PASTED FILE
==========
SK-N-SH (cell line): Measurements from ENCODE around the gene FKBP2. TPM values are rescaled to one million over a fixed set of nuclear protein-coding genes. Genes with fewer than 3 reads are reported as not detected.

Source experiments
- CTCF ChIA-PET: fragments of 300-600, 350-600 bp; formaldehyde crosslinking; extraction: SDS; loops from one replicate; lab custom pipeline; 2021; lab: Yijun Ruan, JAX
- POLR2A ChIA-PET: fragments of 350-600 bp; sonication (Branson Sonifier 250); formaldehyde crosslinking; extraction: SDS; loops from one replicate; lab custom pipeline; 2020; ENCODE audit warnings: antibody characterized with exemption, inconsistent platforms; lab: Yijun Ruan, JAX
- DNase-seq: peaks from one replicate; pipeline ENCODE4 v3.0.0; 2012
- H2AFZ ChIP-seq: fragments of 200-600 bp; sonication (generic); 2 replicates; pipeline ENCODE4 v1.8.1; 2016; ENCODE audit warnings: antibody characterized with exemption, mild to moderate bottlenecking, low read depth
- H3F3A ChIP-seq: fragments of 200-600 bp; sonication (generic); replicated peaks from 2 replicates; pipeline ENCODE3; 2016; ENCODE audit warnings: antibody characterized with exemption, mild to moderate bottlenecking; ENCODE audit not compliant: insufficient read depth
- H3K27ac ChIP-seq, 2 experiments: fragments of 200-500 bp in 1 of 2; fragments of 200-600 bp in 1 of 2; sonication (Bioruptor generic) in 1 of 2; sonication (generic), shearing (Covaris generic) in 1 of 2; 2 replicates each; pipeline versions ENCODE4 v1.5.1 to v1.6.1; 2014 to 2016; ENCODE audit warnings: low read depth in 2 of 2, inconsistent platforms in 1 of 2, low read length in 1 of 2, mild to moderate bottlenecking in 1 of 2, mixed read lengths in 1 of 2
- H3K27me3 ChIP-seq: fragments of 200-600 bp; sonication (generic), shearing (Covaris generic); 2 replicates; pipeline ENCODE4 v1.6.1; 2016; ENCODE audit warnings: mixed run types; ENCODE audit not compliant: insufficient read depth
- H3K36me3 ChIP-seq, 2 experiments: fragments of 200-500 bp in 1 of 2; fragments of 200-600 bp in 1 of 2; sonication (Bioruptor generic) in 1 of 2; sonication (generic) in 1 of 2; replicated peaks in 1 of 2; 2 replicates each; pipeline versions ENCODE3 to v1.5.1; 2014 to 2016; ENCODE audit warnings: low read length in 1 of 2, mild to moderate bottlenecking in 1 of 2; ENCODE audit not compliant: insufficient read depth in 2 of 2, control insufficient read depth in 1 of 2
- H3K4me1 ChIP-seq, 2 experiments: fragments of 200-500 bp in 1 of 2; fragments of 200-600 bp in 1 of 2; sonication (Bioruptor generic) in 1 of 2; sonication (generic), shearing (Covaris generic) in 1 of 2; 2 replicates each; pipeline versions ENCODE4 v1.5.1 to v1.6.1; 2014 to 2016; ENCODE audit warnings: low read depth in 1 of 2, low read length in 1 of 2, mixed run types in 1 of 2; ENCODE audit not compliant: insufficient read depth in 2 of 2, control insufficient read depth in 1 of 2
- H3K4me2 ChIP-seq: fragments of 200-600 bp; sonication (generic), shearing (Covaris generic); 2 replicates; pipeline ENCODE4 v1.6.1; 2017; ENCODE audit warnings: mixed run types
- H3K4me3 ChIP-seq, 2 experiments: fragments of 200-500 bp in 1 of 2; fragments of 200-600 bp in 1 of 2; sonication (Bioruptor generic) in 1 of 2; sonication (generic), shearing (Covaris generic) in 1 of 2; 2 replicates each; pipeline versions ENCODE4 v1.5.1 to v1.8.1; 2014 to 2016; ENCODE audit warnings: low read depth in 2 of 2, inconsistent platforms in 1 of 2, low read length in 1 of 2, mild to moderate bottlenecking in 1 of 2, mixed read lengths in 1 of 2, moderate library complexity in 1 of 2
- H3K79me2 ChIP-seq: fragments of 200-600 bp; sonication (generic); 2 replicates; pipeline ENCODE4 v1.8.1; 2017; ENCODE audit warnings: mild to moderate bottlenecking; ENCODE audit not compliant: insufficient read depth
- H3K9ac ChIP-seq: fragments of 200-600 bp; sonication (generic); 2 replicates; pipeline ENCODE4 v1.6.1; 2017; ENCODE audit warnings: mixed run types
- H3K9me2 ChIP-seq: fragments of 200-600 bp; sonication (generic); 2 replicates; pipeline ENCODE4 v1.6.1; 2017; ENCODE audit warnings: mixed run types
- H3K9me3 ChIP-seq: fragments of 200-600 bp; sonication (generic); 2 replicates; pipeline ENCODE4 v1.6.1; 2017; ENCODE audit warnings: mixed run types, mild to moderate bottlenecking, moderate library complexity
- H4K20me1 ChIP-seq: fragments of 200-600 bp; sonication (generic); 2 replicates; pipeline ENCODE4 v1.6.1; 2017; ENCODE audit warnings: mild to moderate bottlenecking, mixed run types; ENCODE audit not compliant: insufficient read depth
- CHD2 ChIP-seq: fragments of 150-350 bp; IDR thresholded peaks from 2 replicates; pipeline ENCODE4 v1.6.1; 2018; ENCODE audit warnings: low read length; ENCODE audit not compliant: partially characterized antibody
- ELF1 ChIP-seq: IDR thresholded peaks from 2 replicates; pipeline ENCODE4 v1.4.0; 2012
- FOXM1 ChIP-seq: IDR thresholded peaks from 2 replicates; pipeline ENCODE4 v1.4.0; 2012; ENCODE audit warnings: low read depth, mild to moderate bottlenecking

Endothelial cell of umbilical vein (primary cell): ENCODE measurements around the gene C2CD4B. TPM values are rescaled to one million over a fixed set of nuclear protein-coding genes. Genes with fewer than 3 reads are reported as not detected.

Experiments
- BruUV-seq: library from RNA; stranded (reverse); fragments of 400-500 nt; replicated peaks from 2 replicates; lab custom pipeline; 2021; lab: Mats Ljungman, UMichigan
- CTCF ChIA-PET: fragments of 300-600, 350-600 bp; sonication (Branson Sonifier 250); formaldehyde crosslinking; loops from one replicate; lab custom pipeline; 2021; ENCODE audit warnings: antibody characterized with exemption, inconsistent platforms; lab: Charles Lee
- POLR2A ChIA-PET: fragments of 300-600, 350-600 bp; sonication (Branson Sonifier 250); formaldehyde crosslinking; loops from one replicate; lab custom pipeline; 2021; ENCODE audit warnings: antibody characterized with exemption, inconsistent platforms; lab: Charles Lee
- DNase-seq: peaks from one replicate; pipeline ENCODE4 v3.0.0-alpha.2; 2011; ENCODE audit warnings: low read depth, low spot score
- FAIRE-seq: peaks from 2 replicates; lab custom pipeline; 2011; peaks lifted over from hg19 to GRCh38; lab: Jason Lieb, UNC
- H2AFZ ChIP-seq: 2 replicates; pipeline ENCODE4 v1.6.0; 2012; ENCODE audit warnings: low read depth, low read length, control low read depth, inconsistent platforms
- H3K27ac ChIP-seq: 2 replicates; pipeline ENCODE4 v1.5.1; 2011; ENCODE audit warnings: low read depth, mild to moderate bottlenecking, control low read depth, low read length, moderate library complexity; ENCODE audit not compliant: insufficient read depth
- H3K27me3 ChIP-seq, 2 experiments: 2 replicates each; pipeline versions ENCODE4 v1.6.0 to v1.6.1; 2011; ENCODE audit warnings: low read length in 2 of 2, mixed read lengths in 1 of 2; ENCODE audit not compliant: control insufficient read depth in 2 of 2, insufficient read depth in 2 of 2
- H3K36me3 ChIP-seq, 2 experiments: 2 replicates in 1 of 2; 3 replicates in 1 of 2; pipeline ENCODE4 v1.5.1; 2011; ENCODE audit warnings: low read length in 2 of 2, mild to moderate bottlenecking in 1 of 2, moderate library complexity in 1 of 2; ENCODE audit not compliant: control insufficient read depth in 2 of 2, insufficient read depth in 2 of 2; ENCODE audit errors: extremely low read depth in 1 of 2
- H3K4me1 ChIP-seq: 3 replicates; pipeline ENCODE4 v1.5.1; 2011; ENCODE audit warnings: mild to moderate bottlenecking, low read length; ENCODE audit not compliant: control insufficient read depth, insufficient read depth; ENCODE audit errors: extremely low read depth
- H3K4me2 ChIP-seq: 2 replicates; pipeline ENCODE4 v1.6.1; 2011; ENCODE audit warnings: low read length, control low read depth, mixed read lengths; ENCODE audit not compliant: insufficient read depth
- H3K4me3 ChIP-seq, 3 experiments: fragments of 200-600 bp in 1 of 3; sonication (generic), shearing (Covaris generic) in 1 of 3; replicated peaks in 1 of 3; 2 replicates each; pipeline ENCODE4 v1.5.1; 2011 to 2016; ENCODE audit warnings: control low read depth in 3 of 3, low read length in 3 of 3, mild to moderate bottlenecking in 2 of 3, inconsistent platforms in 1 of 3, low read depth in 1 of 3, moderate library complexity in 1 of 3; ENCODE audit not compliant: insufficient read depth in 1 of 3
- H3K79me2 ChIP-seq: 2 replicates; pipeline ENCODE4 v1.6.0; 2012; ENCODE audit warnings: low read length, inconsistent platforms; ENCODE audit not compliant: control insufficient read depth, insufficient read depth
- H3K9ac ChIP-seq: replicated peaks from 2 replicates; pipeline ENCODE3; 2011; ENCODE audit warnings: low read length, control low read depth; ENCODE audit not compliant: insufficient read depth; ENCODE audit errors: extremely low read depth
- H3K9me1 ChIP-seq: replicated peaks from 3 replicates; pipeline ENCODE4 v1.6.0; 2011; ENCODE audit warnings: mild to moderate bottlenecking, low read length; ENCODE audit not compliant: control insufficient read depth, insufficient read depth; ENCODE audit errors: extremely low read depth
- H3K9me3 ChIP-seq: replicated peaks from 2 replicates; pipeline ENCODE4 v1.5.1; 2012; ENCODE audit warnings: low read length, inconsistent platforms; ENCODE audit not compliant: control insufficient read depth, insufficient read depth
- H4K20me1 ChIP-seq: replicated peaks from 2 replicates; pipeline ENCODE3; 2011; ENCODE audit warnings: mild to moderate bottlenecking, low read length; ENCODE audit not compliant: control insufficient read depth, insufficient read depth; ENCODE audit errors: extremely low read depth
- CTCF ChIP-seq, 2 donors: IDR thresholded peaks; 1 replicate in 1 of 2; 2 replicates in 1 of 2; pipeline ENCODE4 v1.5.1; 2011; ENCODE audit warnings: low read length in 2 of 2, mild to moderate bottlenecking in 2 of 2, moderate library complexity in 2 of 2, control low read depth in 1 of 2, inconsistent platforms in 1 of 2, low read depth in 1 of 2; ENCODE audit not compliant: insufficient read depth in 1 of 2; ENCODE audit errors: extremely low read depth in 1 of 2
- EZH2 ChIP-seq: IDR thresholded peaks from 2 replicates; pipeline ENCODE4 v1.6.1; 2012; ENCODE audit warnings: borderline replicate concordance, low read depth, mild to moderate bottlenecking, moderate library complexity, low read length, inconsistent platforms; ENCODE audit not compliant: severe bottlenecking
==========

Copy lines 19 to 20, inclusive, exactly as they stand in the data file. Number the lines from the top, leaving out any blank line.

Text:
- CHD2 ChIP-seq: fragments of 150-350 bp; IDR thresholded peaks from 2 replicates; pipeline ENCODE4 v1.6.1; 2018; ENCODE audit warnings: low read length; ENCODE audit not compliant: partially characterized antibody
- ELF1 ChIP-seq: IDR thresholded peaks from 2 replicates; pipeline ENCODE4 v1.4.0; 2012